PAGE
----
Some may also call it “fascism.” Some may call it good ol’ fashioned cronyism. Anyway, right now in Raleigh it’s known as NCInnovation. And what is it all about? :
NCInnovation is a relatively new nonprofit with some very high-profile connections. Formed in 2020 with the backing of former Truist Bank CEO Kelly King, the organization has thus far raised $23 million in private donations from many of the state’s largest private corporations, including Bank of America, Truist, Wells Fargo, Duke Energy, Blue Cross Blue Shield NC and Martin Marietta. Its board includes multiple North Carolina CEOs and university chancellors, while its model has been lauded by the likes of JPMorgan Chase CEO Jamie Diamond. To help achieve its goals, the organization employs nine registered lobbyists in the state.
What are those goals?NCInnovation aspires to create a massive endowment to help researchers at UNC System schools convert their ideas into revenue-generating businesses. To make this a reality, the group asked the state for $2.5 billion over 10 years.[…]
That’s right. BILLION with a “B.”
[…] In May, the Republican-controlled state Senate proposed using much of North Carolina’s current revenue surplus to give NCInnovation a one-time payment of $1.425 billion, representing almost 5% of the chamber’s entire budget. It’s the largest single spending item designated to a nonstate entity in North Carolina history, according to the state’s office of budget and management.
In contrast, the budgets proposed by Democrat Gov. Roy Cooper and the GOP-controlled House each only provide the nonprofit with $50 million.This smaller amount is not nearly enough, says NCInnovation CEO and President J. Bennet Waters. “We’re attracting companies like Apple and Google and Toyota and VinFast,” he told The News & Observer, noting the recent influx of major employers from out of state. “Then why are we 20th in commercializing our own innovation?” Waters was referring to a December 2021 study by the North Carolina Office of Science, Technology & Innovation, which ranked the state near the middle of the pack nationally by innovation metrics.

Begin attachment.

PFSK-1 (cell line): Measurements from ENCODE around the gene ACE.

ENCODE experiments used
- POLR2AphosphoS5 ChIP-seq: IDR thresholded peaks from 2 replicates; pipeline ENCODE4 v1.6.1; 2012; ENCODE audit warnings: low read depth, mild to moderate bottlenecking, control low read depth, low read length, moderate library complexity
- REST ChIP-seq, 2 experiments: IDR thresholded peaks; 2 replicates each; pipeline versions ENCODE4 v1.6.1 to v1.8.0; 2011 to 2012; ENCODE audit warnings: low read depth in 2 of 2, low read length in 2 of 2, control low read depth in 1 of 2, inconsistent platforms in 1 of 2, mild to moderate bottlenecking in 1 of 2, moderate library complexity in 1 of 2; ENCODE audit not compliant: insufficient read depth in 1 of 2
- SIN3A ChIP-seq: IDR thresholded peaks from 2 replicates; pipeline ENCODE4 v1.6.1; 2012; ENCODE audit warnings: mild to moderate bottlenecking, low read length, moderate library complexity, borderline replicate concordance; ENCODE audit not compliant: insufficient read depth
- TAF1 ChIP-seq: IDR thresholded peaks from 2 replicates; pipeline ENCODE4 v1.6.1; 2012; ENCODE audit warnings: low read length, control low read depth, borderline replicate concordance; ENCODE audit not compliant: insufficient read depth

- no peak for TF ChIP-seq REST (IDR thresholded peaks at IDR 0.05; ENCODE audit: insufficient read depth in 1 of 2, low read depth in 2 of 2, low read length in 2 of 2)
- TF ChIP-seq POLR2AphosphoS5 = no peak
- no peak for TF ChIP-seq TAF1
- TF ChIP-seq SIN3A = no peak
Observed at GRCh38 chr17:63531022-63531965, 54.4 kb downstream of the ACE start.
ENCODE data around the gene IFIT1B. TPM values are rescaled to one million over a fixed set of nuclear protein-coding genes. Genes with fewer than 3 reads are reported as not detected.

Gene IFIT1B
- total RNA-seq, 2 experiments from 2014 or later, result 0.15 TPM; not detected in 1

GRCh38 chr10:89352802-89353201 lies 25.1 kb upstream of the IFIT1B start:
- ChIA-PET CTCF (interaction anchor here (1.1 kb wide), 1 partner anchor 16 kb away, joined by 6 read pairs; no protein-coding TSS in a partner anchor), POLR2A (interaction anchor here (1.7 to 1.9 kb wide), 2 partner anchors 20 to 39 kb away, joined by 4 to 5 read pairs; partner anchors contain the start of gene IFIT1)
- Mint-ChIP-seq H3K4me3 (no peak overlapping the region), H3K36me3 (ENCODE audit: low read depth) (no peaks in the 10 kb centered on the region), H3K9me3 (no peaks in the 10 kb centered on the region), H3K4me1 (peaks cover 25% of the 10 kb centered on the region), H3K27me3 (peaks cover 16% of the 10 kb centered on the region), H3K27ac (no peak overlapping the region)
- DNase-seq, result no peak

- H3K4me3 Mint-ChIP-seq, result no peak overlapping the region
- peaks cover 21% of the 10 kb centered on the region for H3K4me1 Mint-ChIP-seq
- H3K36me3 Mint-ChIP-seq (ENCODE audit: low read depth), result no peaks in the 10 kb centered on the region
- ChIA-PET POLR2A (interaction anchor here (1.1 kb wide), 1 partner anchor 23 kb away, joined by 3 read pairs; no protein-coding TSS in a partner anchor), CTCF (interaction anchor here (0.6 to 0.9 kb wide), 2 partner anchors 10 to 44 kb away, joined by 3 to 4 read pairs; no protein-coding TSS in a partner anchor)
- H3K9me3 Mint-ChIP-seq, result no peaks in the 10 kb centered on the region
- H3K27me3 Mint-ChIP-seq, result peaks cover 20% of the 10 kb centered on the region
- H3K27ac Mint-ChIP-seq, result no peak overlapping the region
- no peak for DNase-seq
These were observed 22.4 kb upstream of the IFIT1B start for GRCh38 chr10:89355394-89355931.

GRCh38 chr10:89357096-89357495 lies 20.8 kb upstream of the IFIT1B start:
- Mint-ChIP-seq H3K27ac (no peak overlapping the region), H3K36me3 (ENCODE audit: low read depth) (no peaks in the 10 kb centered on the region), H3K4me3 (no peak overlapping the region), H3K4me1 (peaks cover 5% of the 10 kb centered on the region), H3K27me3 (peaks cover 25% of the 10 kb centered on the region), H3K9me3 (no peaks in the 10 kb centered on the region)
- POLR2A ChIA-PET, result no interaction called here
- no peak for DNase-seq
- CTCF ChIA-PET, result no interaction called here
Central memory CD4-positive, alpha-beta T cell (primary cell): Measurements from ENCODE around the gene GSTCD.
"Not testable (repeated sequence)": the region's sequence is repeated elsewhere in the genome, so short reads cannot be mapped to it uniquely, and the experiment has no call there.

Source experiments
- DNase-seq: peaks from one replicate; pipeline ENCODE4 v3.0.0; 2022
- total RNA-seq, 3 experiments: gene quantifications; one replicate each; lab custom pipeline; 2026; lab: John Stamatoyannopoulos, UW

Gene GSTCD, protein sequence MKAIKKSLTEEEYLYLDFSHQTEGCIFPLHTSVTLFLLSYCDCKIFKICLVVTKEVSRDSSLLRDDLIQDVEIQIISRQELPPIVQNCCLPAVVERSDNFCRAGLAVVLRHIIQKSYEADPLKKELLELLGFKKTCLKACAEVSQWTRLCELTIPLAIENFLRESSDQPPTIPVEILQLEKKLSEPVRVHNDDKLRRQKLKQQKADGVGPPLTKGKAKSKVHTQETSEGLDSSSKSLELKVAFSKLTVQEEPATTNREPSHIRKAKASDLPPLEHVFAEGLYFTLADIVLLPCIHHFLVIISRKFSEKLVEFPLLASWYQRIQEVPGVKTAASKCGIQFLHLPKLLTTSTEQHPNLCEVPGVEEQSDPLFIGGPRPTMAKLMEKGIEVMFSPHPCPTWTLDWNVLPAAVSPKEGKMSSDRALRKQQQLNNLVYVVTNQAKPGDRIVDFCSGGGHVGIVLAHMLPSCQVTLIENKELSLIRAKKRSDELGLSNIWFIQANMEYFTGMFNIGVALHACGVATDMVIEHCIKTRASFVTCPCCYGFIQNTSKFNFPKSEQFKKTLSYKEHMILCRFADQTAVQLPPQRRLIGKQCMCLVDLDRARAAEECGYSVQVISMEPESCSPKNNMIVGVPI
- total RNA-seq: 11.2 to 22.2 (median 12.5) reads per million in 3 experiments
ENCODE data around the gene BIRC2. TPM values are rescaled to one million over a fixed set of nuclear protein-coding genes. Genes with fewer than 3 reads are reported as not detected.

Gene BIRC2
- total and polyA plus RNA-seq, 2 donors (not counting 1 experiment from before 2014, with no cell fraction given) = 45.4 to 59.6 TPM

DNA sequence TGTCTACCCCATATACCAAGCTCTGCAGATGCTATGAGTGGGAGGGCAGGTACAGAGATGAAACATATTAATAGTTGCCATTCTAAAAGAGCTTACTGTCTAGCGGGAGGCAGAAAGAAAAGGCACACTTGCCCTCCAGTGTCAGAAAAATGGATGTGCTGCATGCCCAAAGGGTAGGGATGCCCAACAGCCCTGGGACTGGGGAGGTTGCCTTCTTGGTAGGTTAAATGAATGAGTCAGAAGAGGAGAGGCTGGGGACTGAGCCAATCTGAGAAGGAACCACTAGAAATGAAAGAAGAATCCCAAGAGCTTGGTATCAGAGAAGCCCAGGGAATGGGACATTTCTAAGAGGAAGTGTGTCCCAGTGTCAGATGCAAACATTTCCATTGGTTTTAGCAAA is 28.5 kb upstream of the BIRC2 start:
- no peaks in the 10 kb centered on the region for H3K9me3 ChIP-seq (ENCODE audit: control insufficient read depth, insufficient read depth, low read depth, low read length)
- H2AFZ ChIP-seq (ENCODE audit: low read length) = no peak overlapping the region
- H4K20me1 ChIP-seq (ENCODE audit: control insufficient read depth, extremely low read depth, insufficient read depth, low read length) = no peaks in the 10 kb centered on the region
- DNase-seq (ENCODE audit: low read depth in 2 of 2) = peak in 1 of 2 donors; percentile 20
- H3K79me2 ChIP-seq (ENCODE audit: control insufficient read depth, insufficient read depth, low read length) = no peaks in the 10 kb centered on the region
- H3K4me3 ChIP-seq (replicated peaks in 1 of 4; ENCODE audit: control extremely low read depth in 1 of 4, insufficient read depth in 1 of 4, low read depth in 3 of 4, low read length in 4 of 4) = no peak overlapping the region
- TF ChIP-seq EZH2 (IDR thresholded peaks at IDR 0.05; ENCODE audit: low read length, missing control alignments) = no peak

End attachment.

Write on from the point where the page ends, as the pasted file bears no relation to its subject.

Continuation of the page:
Is NCInnovation the key to reversing this middling performance? Waters says yes. With a veto-proof majority, House and Senate Republicans will settle this sizable spending divide in their final budget. As they negotiate the future of NCInnovation, here’s what to know about the ambitious nonprofit.
WHO IS BEHIND THE PUSH FOR NCINNOVATION?
Kelly King, former CEO and Chairman of Truist Bank in Charlotte, serves as board chair. The vice-chair is Kirk Bradley, CEO of Lee-Moore Capital Company, a real estate firm in Sanford. The rest of the board is a mix of business and academic leaders, including UNC System President Peter Hans and the chancellors of UNC Charlotte, North Carolina A&T University, Western Carolina University, and East Carolina University.
Prior to NCInnovation, Bennet Waters was an executive at several health care companies, including the Burlington-based LabCorp. From 2005 to 2009, he served in the U.S. Department of Homeland Security, later working for a consulting firm founded by former Homeland Security Secretary Michael Chertoff.